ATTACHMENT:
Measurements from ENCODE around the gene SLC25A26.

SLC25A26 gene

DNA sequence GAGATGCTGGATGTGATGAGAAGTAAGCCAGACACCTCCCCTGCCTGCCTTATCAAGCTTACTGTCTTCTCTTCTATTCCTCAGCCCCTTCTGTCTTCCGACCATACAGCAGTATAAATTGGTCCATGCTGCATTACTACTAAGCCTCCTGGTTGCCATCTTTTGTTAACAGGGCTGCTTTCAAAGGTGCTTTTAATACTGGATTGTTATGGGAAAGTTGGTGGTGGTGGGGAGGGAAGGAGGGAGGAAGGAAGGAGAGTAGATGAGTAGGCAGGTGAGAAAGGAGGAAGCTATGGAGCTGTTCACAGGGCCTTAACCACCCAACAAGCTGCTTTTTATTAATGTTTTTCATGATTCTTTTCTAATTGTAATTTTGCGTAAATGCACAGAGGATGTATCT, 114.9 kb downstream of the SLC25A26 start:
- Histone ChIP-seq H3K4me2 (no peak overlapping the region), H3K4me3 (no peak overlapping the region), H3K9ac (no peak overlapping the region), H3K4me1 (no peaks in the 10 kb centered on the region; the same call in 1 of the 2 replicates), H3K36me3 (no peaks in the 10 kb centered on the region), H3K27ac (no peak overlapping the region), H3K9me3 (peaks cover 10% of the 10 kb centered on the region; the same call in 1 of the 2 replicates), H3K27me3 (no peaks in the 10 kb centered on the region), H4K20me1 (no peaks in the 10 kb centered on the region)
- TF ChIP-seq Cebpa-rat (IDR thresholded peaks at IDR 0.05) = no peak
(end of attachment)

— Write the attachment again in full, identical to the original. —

Measurements from ENCODE around the gene SLC25A26.

SLC25A26 gene

DNA sequence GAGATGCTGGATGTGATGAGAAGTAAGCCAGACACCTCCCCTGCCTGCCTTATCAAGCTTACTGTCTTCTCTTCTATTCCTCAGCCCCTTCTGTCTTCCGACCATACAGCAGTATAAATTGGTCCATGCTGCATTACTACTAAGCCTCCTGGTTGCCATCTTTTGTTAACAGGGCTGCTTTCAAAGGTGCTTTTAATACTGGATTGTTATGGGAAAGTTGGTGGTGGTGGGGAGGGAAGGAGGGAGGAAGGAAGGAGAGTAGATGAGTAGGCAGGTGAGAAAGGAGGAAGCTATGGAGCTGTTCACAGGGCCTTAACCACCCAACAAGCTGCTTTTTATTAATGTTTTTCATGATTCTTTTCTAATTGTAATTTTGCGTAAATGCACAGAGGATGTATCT, 114.9 kb downstream of the SLC25A26 start:
- Histone ChIP-seq H3K4me2 (no peak overlapping the region), H3K4me3 (no peak overlapping the region), H3K9ac (no peak overlapping the region), H3K4me1 (no peaks in the 10 kb centered on the region; the same call in 1 of the 2 replicates), H3K36me3 (no peaks in the 10 kb centered on the region), H3K27ac (no peak overlapping the region), H3K9me3 (peaks cover 10% of the 10 kb centered on the region; the same call in 1 of the 2 replicates), H3K27me3 (no peaks in the 10 kb centered on the region), H4K20me1 (no peaks in the 10 kb centered on the region)
- TF ChIP-seq Cebpa-rat (IDR thresholded peaks at IDR 0.05) = no peak